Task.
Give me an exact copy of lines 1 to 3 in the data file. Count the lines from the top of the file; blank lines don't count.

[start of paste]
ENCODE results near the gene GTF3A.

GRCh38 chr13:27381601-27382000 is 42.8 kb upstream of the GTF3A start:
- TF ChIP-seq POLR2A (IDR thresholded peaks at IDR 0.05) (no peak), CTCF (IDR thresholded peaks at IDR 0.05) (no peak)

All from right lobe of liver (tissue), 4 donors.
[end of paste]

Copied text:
ENCODE results near the gene GTF3A.

GRCh38 chr13:27381601-27382000 is 42.8 kb upstream of the GTF3A start:
- TF ChIP-seq POLR2A (IDR thresholded peaks at IDR 0.05) (no peak), CTCF (IDR thresholded peaks at IDR 0.05) (no peak)